Based on the bestselling biography by Motley Crue, the film shows the band’s rise, fall, and comeback.
Director: Jeff Tremaine
Cast: Douglas Booth, Iwan Rheon, Machine Gun Kelly, Daniel Webber, Pete Davidson, David Costabile
MPAA Rating: R for language, sexuality, and drug use
Fun Fact: Christopher Walken was considered to portray Ozzy Osbourne in early stages of the film’s development.
Talk about a movie being in developmental hell. Talk of producing a film about the famous 80’s band had been in circulation since 2006. Maybe it was lack of studio interest, but since Netflix has been producing their own line of films and shows, The Dirt finally got life of its own with a 2019 release date.
This will be the second time I’ve had to complain about a film being too short. The other was Dream House and while that was short, I felt ripped off from seeing more. The same goes with this film as it is less than two hours long. Motley Crue has a rich history, and I’m really surprised they decided to skip out twenty years-worth of material. The film goes from the beginning of the band to about 1995. Now with the band back together in 2020 the film is now considered outdated, but that’s besides the point. Lots of things are glossed over quickly and it felt quick. For example, a few members have left over the years and replacements are brought in. The film shows about when Vince Neil left and was replaced with John Corabi. Corabi is hardly mentioned and that part of the band’s history isn’t touched much. This is a movie I’ve would’ve been perfectly fine with being clocked in at two and a half hours. There is so much history to Motley Crue that a longer runtime would’ve helped the film more.
Motley Crue is one of those bands that had preached and lived the sex, drugs, and rock n roll lifestyle. The film sure shows a lot about the sex and drugs, but unfortunately not much of the rock n roll part. While the performance scenes are well directed, and the cast that plays the members are talented from learning the songs, they don’t do much about the music. Some of the previous musical biopics I’ve reviewed digs deep into the music and the story about creating an album. The Dirt just mentions that they have albums out and we get a snippet of them recording Dr. Feelgood. Girls, Girls, Girls isn’t even mentioned at all. Instead the film focuses on the band member’s personal lives with Tommy Lee and Nikki Sixx being the focal points due to the fact they have the most history to them in the media. Mick Mars’ condition is briefly mentioned, and Vince Neil does have his moments as well, but you can tell who put up more money with the producer’s credit. Granted a lot of things did happen to the members outside of their music so the major moments like Neil’s car crash and Sixx’s heroin habit need to be addressed. It’s one big party movie and those scenes can get redundant after a while. It would’ve flowed better if they had scenes of them making the albums to balance the film out and it’s interesting that director Jeff Tremaine decided to take it in that direction. Tremaine is known for his work on the Jackass film franchise and it shows here especially during the party montages.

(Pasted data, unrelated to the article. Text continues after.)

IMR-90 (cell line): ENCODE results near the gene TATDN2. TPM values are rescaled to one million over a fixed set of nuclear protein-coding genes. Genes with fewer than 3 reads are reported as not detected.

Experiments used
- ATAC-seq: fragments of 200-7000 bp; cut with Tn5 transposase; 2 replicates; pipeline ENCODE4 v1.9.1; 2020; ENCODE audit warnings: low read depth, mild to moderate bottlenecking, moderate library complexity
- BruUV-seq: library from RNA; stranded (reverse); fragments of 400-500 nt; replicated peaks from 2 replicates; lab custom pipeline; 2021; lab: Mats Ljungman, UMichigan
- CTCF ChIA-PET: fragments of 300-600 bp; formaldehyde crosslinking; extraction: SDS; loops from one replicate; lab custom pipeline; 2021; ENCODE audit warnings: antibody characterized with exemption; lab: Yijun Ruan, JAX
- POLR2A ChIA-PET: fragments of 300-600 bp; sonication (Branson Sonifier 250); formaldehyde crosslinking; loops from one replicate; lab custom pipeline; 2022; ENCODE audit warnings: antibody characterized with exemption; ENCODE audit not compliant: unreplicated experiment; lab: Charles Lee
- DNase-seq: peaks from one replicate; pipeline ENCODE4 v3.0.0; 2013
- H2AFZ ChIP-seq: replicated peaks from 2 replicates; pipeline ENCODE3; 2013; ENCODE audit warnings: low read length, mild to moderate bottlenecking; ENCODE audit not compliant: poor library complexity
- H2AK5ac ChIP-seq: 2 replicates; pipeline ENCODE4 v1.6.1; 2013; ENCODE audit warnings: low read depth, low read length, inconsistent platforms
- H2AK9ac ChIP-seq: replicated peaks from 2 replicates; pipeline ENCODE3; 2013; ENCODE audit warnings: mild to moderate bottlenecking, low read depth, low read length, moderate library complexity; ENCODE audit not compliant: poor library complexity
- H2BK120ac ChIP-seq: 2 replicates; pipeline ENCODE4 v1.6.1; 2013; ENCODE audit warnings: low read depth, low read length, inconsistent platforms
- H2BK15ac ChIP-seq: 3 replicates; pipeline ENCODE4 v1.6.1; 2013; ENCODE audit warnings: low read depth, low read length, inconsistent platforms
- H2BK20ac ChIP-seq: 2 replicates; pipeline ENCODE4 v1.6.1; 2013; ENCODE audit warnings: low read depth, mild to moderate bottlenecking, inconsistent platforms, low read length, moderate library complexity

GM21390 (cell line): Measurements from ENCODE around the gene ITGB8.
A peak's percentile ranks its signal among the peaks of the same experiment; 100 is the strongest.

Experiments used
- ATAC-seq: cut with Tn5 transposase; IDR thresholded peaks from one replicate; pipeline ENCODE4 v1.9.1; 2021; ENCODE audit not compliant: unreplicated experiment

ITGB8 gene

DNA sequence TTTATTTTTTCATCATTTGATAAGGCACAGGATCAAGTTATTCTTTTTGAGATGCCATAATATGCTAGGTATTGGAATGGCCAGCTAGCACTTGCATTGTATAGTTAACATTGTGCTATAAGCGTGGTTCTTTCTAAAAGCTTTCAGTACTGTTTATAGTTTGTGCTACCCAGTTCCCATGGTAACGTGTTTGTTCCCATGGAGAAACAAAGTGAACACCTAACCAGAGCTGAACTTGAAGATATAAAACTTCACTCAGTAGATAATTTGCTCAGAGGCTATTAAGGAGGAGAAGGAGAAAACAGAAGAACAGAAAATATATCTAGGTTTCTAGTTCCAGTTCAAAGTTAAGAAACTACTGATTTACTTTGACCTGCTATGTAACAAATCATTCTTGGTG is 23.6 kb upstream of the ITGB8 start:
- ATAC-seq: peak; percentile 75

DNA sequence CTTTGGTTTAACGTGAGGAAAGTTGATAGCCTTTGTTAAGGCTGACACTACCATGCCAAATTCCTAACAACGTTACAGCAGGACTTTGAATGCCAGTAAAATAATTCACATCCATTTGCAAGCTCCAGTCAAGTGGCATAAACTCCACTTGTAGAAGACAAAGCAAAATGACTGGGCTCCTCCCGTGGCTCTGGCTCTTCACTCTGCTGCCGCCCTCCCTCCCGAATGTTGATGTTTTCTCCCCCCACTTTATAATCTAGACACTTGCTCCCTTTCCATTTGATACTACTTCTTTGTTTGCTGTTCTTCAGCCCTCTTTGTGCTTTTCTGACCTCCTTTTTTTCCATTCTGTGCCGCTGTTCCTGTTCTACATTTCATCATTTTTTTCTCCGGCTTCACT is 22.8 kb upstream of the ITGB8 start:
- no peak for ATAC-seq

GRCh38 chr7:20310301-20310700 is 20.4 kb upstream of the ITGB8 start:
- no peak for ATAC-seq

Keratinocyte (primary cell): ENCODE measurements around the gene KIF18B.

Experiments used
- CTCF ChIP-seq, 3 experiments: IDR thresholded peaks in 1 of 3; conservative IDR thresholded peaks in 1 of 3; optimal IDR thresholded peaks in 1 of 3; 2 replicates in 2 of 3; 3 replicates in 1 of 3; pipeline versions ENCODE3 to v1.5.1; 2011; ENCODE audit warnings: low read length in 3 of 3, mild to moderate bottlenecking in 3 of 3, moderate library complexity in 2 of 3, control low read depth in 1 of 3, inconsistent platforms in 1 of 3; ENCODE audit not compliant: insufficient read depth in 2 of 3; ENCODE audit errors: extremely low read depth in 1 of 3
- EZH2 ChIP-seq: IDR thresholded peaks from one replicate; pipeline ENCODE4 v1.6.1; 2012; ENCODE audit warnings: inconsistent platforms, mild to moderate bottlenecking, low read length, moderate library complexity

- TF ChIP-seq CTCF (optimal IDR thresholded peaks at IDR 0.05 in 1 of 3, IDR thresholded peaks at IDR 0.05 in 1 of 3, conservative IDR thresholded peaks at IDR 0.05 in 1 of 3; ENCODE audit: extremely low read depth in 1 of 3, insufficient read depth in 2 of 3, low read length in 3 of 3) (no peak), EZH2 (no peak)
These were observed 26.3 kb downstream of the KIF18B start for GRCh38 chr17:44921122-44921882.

One thing the film has going for it is the cast. Everyone in the movie brings in a solid performance. The members of the band really shine and all of them pull off the member they’re portraying. Douglas Booth was great as Nikki Sixx and I thought I was seeing a younger version of Sixx on screen. Machine Gun Kelly had the flair of Tommy Lee in him, and it was also like seeing a younger version of Lee on screen. Iwan Rheon has the least amount of screen time as Mick Mars, but when he was on screen, I enjoyed his performance. Daniel Webber as Vince Neil was like seeing a walking clone of Neil. They look exactly alike, and the casting was almost perfect in the look department. The actors had to learn some of the songs, and they did a great job on playing them. With the limited musical moments, they have it’s well directed. The music videos look almost exactly a like from the original video. Sadly, we don’t get to see more of the music, but when the actors must take the film seriously in its darker moments, they pull it off as well.
Overall, The Dirt just feels empty and it’s one of those movies that suffers from being too short. An extra thirty to forty minutes was really needed as the band has a long history to them. I get they can’t talk about everything, but this movie was in developmental hell for such a long time and anticipation was high when news about the film’s development was released. What we get is a giant party movie that shows the personal lives of the band members, and while those scenes and moments are fine, it would’ve benefited if more scenes featuring the music was peppered in to break up the monotony. The cast is what carries the film especially from the actors portraying the band members. While this is far from the worst musical biopic I’ve seen, the problem is that in the last few years many musical biopics have come out. It truly felt like Motley Crue was feeling left out and wanted this movie to come out as soon as possible. While it may have gotten new fans and got the band back together, time will only tell if this film will be mentioned more often.
Verdict: Middle Ground